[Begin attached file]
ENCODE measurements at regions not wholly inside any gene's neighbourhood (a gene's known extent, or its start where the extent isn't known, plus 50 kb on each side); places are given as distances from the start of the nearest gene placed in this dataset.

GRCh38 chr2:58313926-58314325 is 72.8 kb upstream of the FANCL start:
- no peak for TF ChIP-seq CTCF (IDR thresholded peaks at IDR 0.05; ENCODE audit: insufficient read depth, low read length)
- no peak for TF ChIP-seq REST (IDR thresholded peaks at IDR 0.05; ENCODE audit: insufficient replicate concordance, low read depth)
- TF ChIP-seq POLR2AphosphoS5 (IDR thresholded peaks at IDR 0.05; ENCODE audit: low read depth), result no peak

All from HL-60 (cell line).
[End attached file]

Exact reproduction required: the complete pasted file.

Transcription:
ENCODE measurements at regions not wholly inside any gene's neighbourhood (a gene's known extent, or its start where the extent isn't known, plus 50 kb on each side); places are given as distances from the start of the nearest gene placed in this dataset.

GRCh38 chr2:58313926-58314325 is 72.8 kb upstream of the FANCL start:
- no peak for TF ChIP-seq CTCF (IDR thresholded peaks at IDR 0.05; ENCODE audit: insufficient read depth, low read length)
- no peak for TF ChIP-seq REST (IDR thresholded peaks at IDR 0.05; ENCODE audit: insufficient replicate concordance, low read depth)
- TF ChIP-seq POLR2AphosphoS5 (IDR thresholded peaks at IDR 0.05; ENCODE audit: low read depth), result no peak

All from HL-60 (cell line).